Garrette v. Gracepoint Mental Health Facility et al

Middle District of Florida, flmd-8:2016-cv-02645

REPORT AND RECOMMENDATIONS re {{1}} Complaint filed by Denise Garrette, {{2}} MOTION for leave to proceed in forma pauperis/affidavit of indigency filed by Denise Garrette. Signed by Magistrate Judge Thomas B. McCoun III on 11/20/2016. (SLB)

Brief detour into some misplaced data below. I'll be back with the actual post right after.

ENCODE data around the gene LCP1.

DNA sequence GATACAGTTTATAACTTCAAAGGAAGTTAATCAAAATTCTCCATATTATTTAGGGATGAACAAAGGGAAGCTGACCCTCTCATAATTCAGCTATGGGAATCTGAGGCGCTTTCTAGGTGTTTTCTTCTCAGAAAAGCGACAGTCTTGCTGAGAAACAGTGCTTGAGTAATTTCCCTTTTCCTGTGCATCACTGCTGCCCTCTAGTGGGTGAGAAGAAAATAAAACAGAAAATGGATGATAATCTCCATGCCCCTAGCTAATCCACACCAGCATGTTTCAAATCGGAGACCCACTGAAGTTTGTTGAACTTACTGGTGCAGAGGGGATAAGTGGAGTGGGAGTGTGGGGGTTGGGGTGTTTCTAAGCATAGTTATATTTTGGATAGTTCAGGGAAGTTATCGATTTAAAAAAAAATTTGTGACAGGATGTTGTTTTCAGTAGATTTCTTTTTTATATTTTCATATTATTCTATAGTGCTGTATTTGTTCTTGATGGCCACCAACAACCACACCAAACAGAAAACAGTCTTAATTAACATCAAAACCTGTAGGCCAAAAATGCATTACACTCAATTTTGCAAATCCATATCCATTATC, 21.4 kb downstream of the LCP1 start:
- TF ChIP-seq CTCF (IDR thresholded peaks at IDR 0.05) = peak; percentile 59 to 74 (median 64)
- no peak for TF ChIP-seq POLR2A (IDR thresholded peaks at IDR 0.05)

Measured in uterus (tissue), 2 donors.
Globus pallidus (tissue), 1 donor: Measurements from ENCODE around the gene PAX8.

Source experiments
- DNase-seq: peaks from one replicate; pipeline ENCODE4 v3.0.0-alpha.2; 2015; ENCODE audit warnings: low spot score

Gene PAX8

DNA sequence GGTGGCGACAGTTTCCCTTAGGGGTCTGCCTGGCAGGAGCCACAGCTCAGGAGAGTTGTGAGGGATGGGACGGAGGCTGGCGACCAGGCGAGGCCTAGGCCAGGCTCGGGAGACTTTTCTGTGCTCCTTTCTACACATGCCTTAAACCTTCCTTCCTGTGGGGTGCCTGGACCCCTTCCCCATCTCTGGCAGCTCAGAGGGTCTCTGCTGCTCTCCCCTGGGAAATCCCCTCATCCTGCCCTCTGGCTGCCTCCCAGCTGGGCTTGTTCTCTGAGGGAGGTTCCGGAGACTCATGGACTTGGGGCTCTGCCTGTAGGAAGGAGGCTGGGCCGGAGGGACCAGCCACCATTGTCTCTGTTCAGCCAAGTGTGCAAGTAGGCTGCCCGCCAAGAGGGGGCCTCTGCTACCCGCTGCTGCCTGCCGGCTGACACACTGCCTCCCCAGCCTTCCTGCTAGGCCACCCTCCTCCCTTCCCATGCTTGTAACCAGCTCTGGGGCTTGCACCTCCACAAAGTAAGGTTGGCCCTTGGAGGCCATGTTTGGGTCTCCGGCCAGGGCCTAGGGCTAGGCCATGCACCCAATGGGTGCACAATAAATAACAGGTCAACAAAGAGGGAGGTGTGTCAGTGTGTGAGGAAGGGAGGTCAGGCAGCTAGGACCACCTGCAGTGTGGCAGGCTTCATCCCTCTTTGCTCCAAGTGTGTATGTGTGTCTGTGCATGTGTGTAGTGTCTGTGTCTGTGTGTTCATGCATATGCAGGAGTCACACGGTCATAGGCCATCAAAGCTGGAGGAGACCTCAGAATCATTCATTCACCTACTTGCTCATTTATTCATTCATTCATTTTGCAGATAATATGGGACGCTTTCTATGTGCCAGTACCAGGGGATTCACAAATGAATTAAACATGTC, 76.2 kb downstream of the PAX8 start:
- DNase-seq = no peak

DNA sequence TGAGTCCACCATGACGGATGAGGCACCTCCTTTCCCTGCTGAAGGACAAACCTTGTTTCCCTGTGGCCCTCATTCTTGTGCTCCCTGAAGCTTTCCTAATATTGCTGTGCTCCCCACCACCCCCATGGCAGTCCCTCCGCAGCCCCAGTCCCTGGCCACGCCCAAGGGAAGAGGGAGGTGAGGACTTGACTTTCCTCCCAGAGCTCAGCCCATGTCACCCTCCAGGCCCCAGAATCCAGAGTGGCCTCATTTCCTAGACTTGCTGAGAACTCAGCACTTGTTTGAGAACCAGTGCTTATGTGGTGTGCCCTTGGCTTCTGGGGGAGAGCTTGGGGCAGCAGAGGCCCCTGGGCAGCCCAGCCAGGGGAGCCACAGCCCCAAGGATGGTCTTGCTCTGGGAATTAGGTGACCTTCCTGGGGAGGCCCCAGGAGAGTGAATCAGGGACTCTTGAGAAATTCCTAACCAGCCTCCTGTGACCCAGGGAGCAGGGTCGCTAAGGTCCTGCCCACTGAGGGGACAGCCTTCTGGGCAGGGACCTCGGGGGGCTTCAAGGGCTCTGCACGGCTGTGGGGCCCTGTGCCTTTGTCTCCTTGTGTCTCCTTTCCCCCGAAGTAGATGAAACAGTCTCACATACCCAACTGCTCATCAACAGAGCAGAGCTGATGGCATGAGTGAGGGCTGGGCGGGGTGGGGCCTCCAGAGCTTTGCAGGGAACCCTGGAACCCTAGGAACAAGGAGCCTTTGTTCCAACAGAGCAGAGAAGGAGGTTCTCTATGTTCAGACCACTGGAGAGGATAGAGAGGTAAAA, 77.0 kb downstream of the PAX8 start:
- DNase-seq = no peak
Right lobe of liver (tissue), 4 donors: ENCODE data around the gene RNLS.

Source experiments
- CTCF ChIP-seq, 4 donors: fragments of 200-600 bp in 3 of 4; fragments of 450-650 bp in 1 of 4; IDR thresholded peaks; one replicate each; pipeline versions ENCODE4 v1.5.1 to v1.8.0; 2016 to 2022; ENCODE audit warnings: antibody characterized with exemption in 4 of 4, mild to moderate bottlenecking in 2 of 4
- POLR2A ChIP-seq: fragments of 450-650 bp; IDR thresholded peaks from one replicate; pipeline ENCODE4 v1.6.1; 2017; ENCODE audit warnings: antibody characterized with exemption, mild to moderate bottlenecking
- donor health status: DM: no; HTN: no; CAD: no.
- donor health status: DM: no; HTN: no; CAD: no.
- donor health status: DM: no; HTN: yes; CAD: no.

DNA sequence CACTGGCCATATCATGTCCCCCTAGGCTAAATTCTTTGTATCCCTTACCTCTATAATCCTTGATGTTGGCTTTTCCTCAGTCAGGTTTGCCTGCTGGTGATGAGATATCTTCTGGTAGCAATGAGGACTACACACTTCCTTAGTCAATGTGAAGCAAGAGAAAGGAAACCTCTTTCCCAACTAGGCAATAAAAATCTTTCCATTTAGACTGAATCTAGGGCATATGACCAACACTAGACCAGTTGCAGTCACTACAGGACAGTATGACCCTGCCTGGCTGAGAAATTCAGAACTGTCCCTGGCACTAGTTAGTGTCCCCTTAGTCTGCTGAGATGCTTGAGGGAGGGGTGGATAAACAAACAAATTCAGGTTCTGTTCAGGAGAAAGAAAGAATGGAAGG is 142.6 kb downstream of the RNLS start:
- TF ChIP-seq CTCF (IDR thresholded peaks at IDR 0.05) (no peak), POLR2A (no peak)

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PageID 71 UNITED STATES DISTRICT COURT MIDDLE DISTRICT OF FLORIDA TAMPA DIVISION DENISE GARRETTE, Plaintiff, v. Case No. 8:16-cv-2645-33TBM GRACEPOINT MENTAL HEALTH FACILITY and HILLSBOROUGH COUNTY SHERIFF, Defendants. / REPORT AND RECOMMENDATION THIS MATTER is before the Court on Plaintiff's Affidavit of Indigency (Doc. 2), which is construed as a motion for leave to proceed in forma pauperis, pursuant to 28 U.S.C. § 1915. As explained below, I recommend that the motion be denied and that Plaintiff's Complaint be dismissed with prejudice. I. Pursuant to 28 U.S.C. § 1915, a district court may authorize the "commencement, prosecution, or defense of any suit, action or proceeding, civil or criminal, or appeal therein, without prepayment of fees or security therefore" upon a showing of indigency by affidavit. 28 U.S.C. § 1915(a)(1). When an application to proceed in forma pauperis is filed, the district court must review the case and dismiss the complaint sua sponte if it determines the action is frivolous or malicious, fails to state a claim upon which relief may be granted, or PageID 72 seeks monetary relief against a defendant who is immune from such relief. 28 U.S.C. § 1915(e)(2)(B). Dismissal for failure to state a claim in this context is governed by the same standard as dismissal under Rule 12(b)(6), Federal Rules of Civil Procedure. Mitchell v. Farcass, 112 F.3d 1483, 14890 (11th Cir. 1997). As such, dismissal is appropriate if the facts, as pled, fail to state a claim for relief that is "plausible on its face." Ashcroft v. Iqbal, 556 U.S. 662, 678 (2009). Dismissal on the basis of frivolousness is appropriate where the allegations are "clearly baseless," "fanciful," "fantastic," "delusional," or without an arguable basis either in law or fact. Denton v. Hernandez, 504 U.S. 25, 31-33 (1992); Neitzke v. Williams, 490 U.S. 319, 324-29 (1989). Accordingly, where the allegations are clearly baseless or the legal theories are indisputably without merit, the court may conclude a case has little or no chance of success and dismiss the complaint before service of process. Carroll v. Gross, 984 F.2d 392, 393 (11th Cir. 1993) (per curiam). Pro se pleadings, however, are to be construed liberally and held to a less stringent standard than pleadings drafted by attorneys. Campbell v. Air Jamaica Ltd., 760 F.3d 1165, 1168 (11th Cir. 2014) (citing Haines v. Kerner, 404 U.S. 519, 520 (1972), Alba v. Montford, 517 F. 3d 1249, 1252 (11th Cir. 2008)). But, the district court cannot serve as de facto counsel for a party or "rewrite an otherwise deficient pleading in order to sustain an action." Id. (quoting GJR Invs., Inc. v. Cnty. of Escambia, 132 F.3d 1359, 1369 (11th Cir. 1998)). 2 PageID 73 II. A. Initially, I find that Plaintiff fails to demonstrate indigency. The Affidavit of Indigency ("Affidavit") Plaintiff submits is the "DC 101" form available on this Court's website. See (last visited Nov. 17, 2017). Plaintiff's Affidavit is incomplete in two ways. First, Plaintiff leaves many sections of the Affidavit blank. The only information Plaintiff provides is that she pays $900.00 a month in rent and does not have a car. She provides no information on other expenses, income, assets, or financial accounts. Second, Plaintiff submits only four pages of the six- page Affidavit. Plaintiff's failure to complete the other two pages is significant. One of the missing pages addresses information on marital status, dependents, employment, and financial aid. The other provides a statement each affiant must read, sign, and have notarized. In these circumstances, Plaintiff fails to demonstrate her inability to pay the filing fee and entitlement to indigent status. As such, the motion should be denied on this basis. B. The motion should be denied on substantive grounds as well. Plaintiff purports to sue Defendants on behalf of herself and her "immediate family household members" for "deprivation of rights to the provision of Title VI of the Civil Rights Act of 1964 whereas an act of retaliation was conducted Under the Color of Law violated both 42 U.S.C. § 2000d and 28 C.F.R. § 42.101, et seq."1 (Doc. 1 at 1, 3). Plaintiff alleges federal question jurisdiction, 1 Title VI prohibits discrimination on account of race, color, or national origin in all programs and activities receiving federal financial assistance. 42 U.S.C. § 2000d. 3 PageID 74 but also claims jurisdiction under the Administrative Procedures Act, the Declaratory Judgment Act, and other statutes and constitutional amendments. (Doc. 1 at 1, 2). And, to put it kindly, the factual allegations and claims alleged in the Complaint are all over the map. While the alleged temporal scope appears narrow, the conduct underlying Plaintiff's grievances occurred on four different days in 2016, the allegations are confusing, rambling and largely indecipherable.2 The Complaint is subject to dismissal because it fails to clearly support the Court's jurisdiction or state a claim for which relief can be granted. A complaint must contain "a short and plain statement of the claim showing that the pleader is entitled to relief." Fed. R. Civ. P. 8(a)(2). This requirement ensures that the defendant is given fair notice of what the claim is and the grounds upon which it rests. Bell Atl. Corp. v. Twombly, 550 U.S. 544, 555 (2007) (quoting Conley v. Gibson, 355 U.S. 41, 47 (1957)). The allegations in the complaint "must be simple, concise, and direct." Fed. R. Civ. P. 8(d)(1). Further, the claims must be stated "in numbered paragraphs, each limited as far as practicable to a single set of circumstances." Fed. R. Civ. P. 10(b). A complaint does not comply with those standards if it is impossible to determine which allegations of fact are intended to support which claim(s) for relief. Kabbaj v. Obama, 568 F. App'x 875, 879 (11th Cir. 2014) (citations omitted). The Complaint (Doc. 1) is the antithesis of "a short and plain statement of the claim showing that the pleader is entitled to relief." Liberally construed, the allegations in the Complaint fail to support cognizable causes of action and/or identify discrete errors subject to 2 According to prior filings, Plaintiff underwent spinal surgery in 2011. Plaintiff alleges that doctors implanted biomedical surveillance devices into her body at that time. 4 PageID 75 review with relevant factual allegations consistent with the requirements of Federal Rules of Civil Procedure 8 and 10. The Complaint does not include "short and plain" statements of Plaintiff's claims set forth in "numbered paragraphs each limited as far as practicable to a single set of circumstances." As such, it is an impermissible shotgun pleading. See Weiland v. Palm Beach Cnty. Sheriff's Office, 792 F.3d 1313, 1320 (11th Cir. 2015) (defining a "shotgun pleading" as a pleading that violates "either Rule 8(a)(2) or Rule 10(b), or both"). The allegations simply are insufficient to ascertain the nature of Plaintiff's claim(s) and this Court's jurisdiction. Moreover and significantly, the Complaint is insufficient to give Defendants fair notice of what claims are raised and the grounds upon which they are based. Notwithstanding her pro se status, Plaintiff must conform to procedural rules. See McNeil v. United States, 508 U.S. 106, 113 (1993). The Complaint fails to state a claim for relief that is plausible on its face. See Iqbal, 556 U.S. at 678 (internal quotation marks omitted). "A claim has facial plausibility when the plaintiff pleads factual content that allows the court to draw the reasonable inference that the defendant is liable for the misconduct alleged." Id. The plausibility standard "asks for more than a sheer possibility that a defendant has acted unlawfully." Id. Here, Plaintiff repeatedly cites to Title VI and a related regulation. The Complaint, however, does not include any allegations of race, color, or nationality such that Plaintiff could bring a Title VI claim. Moreover, the rambling and fanciful content pleaded does not allow for this Court to conclude that Defendants engaged in conduct prohibited under Title VI, let alone that they are liable for Title VI violations or that they engaged in a conspiracy related to the same. As for the vague allegations or references to violations of due process and the First and Fourth Amendments, 5 PageID 76 there simply are no sufficient allegations that state or could state a claim to relief that is plausible on its face. The Complaint is also subject to dismissal as frivolous. As indicated above, "a finding of factual frivolousness is appropriate when the facts alleged rise to the level of the irrational or the wholly incredible, whether or not there are judicially noticeable facts available to contradict them." Denton, 504 U.S. at 32-33; see also Napier v. Preslicka, 314 F.3d 528, 531 (11th Cir. 2002) (A claim is considered frivolous if it "is without arguable merit either in law or fact."). Here, the allegations in the Complaint appear clearly baseless, fanciful, delusional, without an arguable basis either in law or in fact, and even "rise to the level of the irrational or the wholly incredible" thereby rendering the allegations frivolous for purposes of 28 U.S.C. § 1915(e)(2). See Denton, 504 U.S. at 32-33; Williams v. St. Vincent Hosp., 258 F. App'x 293, 294 (11th Cir. 2007) (holding that district court did not abuse its discretion in dismissing complaint as frivolous where it presented a far-fetched scenario based on assertions of a massive conspiracy to monitor the plaintiff which was clearly baseless). The allegations in Plaintiff's prior filings with this Court support this finding as well. As recognized by other judges in this courthouse, Plaintiff has established herself as a prolific filer in the Middle District of Florida. In 2011 and 2012, Plaintiff asserted several frivolous or baseless claims, including that her constitutional rights had been violated, which resulted in the dismissal of each of her actions. See Garrette v. Smith et al., Case No. 8:11- cv-1600-T-17TGW (amended complaint that alleged false arrest and improper Baker Act dismissed with prejudice as "disorganized, vague, ambiguous" and based on immunity of the defendants); Garrette v. Karp et al., Case No. 8:11-cv-2463-T-33MAP (complaint alleging 6 PageID 77 defendants violated her constitutional rights by implanting biomedical devices in various parts of her body dismissed for failure to state a claim); Garrette v. Attorney Gen., State of Fla, et al., Case No. 8:11-cv-2465-T-26TGW (complaint alleging defendants violated her constitutional rights by implanting biomedical devices in various parts of her body dismissed for failure to state a claim); Garrette v. Attorney Gen., et al., Case No. 8:11-cv-2597-T-27EAJ (complaint alleging defendants implanted biomedical surveillance devices dismissed with prejudice as frivolous due to "irrational" and "wholly incredible" allegations); Garrette v. Polzak, et al., Case No. 8:12-cv-1587-T-17MAP (a complaint dismissed without prejudice that alleged defendants initiated criminal prosecution of her in bad faith in order to place her in a mental institution and conceal their medical experiment on her). Most recently, in addition to the instant action, Plaintiff filed at least ten complaints asserting tangentially related allegations against various entities and individuals. See Garrette v. Rubio, et al., Case No. 8:16-cv-2695-T-33MAP (complaint filed September 19, 2016, alleges defendants discriminated against her and violated her constitutional rights); Garrette v. Fla. Dep't of Transp., case no.: 8:16-cv-2689-T-35AEP (complaint filed September 19, 2016, alleges defendant's surveillance program violated her constitutional rights and certain statutes); Garrette v. Palmetto Police Dep't, et al., Case No. 8:16-cv-2407-T-17MAP (complaint filed August 22, 2106, alleges defendants violated her constitutional rights by carrying out a secret government surveillance program designed to intercept her telephone and internet communications), which was consolidated with seven other cases, including Garrette v. Saint Petersburg Police Dep't et al., Case No. 8:16-cv-2408-T-17JSS; Garrette v. Hillsborough Cnty. Fire & Rescue, Case No. 8:16-cv-2409-T-17AAS; Garrette v. Hillsborough Cnty. 7 PageID 78 Sheriff Dep't, et al., Case No. 8:16-cv-2410-T-27TBM; Garrette v. Manatee Cnty. Sheriff Dep't et al., Case No. 8:16-cv-2543-T-17MAP; Garrette v. Castor et al., Case No. 8:16-cv- 2644-T-17AAS; Garrette v. Fla. Highway Patrol, Case No. 8:16-cv-2696-T-17AEP; and Garrette v. Fed. Bureau of Investigation et al., Case No. 8:16-cv-2823-T-17AAS.3 Finally, under these circumstances, a dismissal with leave to amend would not be appropriate. In the usual course, a pro se plaintiff "must be given at least one chance to amend the complaint before the district court dismisses the action with prejudice," at least where a more carefully drafted complaint might state a claim.4 Bank v. Pitt, 928 F.2d 1108, 1112 (11th Cir. 1991), overruled in part by Wagner v. Daewoo Heavy Indus. Am. Corp., 314 F.3d 541, 542 (11th Cir. 2002) (holding this rule inapplicable to counseled plaintiffs). A district court, however, is not required to grant leave to amend where amendment would be futile. See Cockrell v. Sparks, 510 F.3d 1307, 1310 (11th Cir. 2007). Granting leave to amend would be futile if the complaint, as amended, would still be subject to dismissal. Id. In this case, granting Plaintiff leave to amend would be futile. Any amended complaint on the 3 Notably, in the consolidated case, United States Magistrate Judge Mark A. Pizzo entered a Report and Recommendation, in which he recommended dismissing Plaintiff's complaints, denying Plaintiff's motions to proceed in forma pauperis, and precluding Plaintiff from commencing future civil actions in this Court unless a Magistrate Judge first reviews the newly proposed complaint to determine whether Plaintiff presents an actionable claim for this Court's review. See Garrette v. Palmetto Police Dep't, et al., Case No. 8:16-cv-2407-T- 17MAP at Doc. 31 (filed Oct. 21, 2016). 4 Rule 15(a) of the Federal Rules of Civil Procedure states that "[a] party may amend its pleading once as a matter of course" within 21 days after serving it, or within 21 days after the earlier of service of any responsive pleading or service of a Rule 12(b) motion, but in all other cases a party may amend its pleading only by leave of the court or by written consent of the adverse party. Fed. R. Civ. P. 15(a)(1), (a)(2). The district court "should freely give leave when justice so requires." Id. 8 PageID 79 basis of the allegations now presented and attempted claims would still be properly dismissed because it does not appear that Plaintiff could state a valid federal claim for relief that is plausible on its face if given an opportunity to amend. III. For these reasons, it is RECOMMENDED that the Court DENY the construed motion (Doc. 2) and DISMISS the Complaint (Doc. 1) with prejudice. Respectfully submitted this 20th day of November 2016. NOTICE TO PARTIES Failure to file written objections to the proposed findings and recommendations contained in this report within fourteen (14) days from the date of its service shall bar an aggrieved party from attacking the factual findings on appeal and a de novo determination by a district judge. 28 U.S.C. § 636(b)(1); Fed. R. Civ. P. 72; M.D. Fla. R. 6.02; see also Fed. R. Civ. P. 6. Copies furnished to: The Honorable Virginia M. Hernandez Covington, United States District Judge Pro se Plaintiff Counsel of record 9